I'm studying from Greiner statistical mechanics, and he uses an approximation which I don't really understand.

On averaging over many phase-space points we have

$$\langle\vec{p}^2\rangle=3\langle p_x^2\rangle=3\langle p_y^2\rangle=3\langle p_z^2\rangle$$ since no direction in space is preferred, i.e., $$\sqrt{\langle\vec{p}^2\rangle}=\frac{\sqrt{3}}{3}\left(\sqrt{\langle p_x^2\rangle}+\sqrt{\langle p_y^2\rangle}+\sqrt{\langle p_z^2\rangle}\right).$$ Therefore, we make the approximation $$\epsilon=c\left(p_x^2+p_y^2+p_z^2\right)^{1/2}\approx\frac{c}{\sqrt{3}}\left(\vert p_x\vert+\vert p_y\vert+\vert p_z\vert\right)$$

Can someone please explain this approximation?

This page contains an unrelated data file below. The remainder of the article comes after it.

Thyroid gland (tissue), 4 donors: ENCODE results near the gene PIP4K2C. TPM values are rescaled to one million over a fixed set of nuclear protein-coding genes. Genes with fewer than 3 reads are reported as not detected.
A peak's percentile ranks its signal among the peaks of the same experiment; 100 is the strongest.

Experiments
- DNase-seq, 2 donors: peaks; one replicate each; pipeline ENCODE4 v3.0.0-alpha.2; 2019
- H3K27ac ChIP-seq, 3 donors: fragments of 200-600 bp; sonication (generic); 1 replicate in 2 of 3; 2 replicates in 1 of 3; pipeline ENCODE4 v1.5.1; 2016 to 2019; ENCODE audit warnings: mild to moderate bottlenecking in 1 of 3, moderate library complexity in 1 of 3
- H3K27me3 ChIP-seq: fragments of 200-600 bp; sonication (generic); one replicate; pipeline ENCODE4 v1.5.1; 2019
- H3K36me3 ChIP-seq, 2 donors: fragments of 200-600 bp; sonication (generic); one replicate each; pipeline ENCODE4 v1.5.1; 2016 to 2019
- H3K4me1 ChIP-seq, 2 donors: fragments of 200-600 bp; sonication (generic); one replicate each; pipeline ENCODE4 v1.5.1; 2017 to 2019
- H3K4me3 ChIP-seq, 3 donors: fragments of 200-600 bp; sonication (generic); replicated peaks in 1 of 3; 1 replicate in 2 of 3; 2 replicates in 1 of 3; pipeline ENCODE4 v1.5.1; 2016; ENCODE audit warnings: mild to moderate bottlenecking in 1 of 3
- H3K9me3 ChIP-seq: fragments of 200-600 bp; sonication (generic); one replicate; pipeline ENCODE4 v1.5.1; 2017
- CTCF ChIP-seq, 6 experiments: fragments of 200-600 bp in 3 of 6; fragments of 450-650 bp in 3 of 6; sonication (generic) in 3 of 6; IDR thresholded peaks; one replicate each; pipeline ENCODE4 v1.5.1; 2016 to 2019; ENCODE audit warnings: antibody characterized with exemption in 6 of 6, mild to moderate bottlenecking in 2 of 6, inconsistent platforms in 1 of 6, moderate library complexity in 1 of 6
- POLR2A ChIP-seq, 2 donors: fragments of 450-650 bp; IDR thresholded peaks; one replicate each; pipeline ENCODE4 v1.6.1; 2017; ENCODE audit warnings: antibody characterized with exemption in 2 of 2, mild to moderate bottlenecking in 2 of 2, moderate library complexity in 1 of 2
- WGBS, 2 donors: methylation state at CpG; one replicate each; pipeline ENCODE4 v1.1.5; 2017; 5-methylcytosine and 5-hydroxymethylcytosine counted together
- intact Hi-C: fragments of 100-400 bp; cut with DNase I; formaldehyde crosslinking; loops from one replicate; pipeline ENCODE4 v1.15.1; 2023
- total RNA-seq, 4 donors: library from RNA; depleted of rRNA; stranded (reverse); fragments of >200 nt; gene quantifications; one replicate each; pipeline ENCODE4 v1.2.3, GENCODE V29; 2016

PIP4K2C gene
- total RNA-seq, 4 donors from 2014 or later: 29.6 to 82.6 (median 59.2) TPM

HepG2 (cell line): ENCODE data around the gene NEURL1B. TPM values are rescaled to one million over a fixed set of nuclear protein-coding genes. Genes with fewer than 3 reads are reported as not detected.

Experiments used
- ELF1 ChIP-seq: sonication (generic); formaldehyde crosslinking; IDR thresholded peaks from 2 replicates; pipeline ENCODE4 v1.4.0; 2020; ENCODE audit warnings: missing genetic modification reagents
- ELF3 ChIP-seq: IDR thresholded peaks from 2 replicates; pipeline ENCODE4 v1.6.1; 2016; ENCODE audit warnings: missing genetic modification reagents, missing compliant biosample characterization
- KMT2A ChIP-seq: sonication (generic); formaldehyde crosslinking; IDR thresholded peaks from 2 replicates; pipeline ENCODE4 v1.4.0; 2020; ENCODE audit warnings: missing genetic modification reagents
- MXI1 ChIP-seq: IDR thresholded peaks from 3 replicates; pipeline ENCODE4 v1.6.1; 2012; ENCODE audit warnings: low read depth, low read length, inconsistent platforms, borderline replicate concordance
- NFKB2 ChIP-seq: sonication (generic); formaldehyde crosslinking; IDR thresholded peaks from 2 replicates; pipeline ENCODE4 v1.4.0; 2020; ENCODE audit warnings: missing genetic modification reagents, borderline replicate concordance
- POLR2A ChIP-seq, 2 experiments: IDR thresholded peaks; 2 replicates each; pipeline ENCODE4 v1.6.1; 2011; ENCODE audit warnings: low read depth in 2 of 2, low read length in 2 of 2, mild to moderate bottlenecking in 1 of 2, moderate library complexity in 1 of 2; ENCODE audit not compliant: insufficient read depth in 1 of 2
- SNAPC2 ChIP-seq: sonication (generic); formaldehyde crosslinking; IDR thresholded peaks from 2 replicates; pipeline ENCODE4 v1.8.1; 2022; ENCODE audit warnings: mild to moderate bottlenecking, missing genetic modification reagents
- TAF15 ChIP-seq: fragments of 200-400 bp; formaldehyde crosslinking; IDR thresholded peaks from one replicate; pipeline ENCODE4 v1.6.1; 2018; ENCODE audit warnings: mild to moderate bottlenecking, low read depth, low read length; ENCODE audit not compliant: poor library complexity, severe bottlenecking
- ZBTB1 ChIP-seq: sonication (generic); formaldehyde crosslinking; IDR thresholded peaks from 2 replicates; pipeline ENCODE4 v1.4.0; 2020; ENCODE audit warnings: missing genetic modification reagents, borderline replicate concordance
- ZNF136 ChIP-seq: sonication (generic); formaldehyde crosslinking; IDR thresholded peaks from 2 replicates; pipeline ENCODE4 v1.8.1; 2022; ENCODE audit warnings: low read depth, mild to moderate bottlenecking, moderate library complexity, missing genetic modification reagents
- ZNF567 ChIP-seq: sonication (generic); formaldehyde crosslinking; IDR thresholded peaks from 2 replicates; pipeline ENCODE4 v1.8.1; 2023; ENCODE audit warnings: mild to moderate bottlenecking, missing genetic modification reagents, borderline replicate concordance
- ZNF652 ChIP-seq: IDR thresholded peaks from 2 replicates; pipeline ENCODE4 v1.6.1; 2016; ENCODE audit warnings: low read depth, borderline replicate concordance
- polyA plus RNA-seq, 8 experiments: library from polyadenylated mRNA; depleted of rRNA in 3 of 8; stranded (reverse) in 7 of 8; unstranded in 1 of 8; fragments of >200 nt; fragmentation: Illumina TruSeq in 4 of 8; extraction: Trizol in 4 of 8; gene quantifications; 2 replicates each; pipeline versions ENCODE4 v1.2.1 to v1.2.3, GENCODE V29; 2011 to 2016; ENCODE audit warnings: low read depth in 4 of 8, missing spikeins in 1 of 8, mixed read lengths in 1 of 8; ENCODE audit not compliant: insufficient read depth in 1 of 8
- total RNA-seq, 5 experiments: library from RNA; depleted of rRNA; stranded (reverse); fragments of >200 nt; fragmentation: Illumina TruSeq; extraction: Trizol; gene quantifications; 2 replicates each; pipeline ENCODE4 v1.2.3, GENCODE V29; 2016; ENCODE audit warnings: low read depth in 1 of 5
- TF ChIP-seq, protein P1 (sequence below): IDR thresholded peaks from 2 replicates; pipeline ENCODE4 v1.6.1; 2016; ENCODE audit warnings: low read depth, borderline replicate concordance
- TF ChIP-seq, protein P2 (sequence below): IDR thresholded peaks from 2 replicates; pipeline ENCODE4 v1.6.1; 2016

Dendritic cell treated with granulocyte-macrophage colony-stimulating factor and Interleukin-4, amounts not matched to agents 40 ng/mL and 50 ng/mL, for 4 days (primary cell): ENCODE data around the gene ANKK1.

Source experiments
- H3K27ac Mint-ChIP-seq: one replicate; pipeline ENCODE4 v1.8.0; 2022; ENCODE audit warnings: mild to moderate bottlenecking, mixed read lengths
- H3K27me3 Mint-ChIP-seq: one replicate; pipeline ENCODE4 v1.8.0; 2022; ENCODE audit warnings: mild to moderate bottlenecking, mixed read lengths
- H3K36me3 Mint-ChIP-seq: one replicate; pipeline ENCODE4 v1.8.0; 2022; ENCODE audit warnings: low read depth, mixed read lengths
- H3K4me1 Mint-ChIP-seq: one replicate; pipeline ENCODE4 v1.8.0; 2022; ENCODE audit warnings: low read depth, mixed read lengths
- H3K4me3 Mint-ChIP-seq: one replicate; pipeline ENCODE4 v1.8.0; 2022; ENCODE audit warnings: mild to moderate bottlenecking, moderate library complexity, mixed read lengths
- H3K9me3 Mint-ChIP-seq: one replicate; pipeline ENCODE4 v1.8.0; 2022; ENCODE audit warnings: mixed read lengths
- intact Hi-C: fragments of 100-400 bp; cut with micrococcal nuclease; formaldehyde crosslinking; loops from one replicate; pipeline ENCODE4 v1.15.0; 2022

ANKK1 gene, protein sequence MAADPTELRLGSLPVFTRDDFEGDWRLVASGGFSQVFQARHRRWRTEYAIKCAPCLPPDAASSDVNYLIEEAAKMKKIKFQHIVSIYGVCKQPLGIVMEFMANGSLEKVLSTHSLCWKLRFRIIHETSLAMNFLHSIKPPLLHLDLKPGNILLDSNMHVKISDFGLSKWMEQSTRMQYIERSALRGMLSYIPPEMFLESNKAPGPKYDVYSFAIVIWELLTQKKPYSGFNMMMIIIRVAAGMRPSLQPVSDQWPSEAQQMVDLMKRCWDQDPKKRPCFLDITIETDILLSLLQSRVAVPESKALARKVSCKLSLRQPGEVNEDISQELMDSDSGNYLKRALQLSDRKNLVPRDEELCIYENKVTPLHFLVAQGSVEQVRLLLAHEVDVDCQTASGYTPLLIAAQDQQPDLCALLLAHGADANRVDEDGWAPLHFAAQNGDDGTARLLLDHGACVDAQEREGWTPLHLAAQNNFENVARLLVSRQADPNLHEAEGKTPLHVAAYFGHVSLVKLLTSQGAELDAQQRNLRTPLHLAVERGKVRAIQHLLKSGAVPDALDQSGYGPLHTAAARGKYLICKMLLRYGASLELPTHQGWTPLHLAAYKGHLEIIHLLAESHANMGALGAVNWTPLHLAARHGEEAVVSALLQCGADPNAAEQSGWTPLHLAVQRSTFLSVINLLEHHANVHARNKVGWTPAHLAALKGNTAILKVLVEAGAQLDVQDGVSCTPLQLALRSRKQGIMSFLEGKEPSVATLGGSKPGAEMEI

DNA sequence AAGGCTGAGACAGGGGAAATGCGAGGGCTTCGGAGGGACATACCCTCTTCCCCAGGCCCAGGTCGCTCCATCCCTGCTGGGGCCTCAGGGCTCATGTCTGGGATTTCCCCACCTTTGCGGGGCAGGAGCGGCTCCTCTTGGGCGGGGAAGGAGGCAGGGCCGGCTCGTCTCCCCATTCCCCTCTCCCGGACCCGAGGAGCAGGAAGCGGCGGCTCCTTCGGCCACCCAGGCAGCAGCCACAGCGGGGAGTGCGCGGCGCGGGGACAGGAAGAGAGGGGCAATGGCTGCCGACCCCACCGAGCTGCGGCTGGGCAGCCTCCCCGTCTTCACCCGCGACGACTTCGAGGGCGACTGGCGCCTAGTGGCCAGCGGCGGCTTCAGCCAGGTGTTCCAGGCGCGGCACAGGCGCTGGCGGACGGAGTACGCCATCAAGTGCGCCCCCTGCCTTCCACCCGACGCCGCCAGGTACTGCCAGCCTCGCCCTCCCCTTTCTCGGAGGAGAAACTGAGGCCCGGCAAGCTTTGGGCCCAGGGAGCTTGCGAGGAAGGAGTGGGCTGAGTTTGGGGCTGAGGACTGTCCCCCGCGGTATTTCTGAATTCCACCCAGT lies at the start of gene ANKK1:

• $\begingroup$ Hi Juan Pablo Arcila: Which page in Greiner? Ah found it: Example 6.2 p. 153. $\endgroup$
    – Qmechanic
    Commented May 14, 2019 at 8:07

1 Answer 1


The claim on Greiner is

$$ \langle\vec{p}^2\rangle = 3\langle p_x^2\rangle = 3\langle p_y^2\rangle = 3\langle p_z^2\rangle $$

This claim follows from the fact that

$$ \text{E}[p^2] = \text{E}[p_x^2] + \text{E}[p_y^2] + \text{E}[p_z^2] $$

and that $(x,y,z)$ are indistinguishable:

$$ \text{E}[p^2] = 3 \text{E}[p_x^2] = 3 \text{E}[p_y^2] = 3 \text{E}[p_z^2] $$

The rest follows if you substitute all of $(x,y,z)$ with either one.

  • $\begingroup$ But how do you know the first claim? $\endgroup$ Commented May 13, 2019 at 16:40
  • $\begingroup$ I am not sure, looking into it right not $\endgroup$
    – acarturk
    Commented May 13, 2019 at 17:24
  • $\begingroup$ @JuanPabloArcila I redid the answer $\endgroup$
    – acarturk
    Commented May 13, 2019 at 17:39
  • $\begingroup$ Thanks a lot, it makes sense now :D $\endgroup$ Commented May 14, 2019 at 2:23

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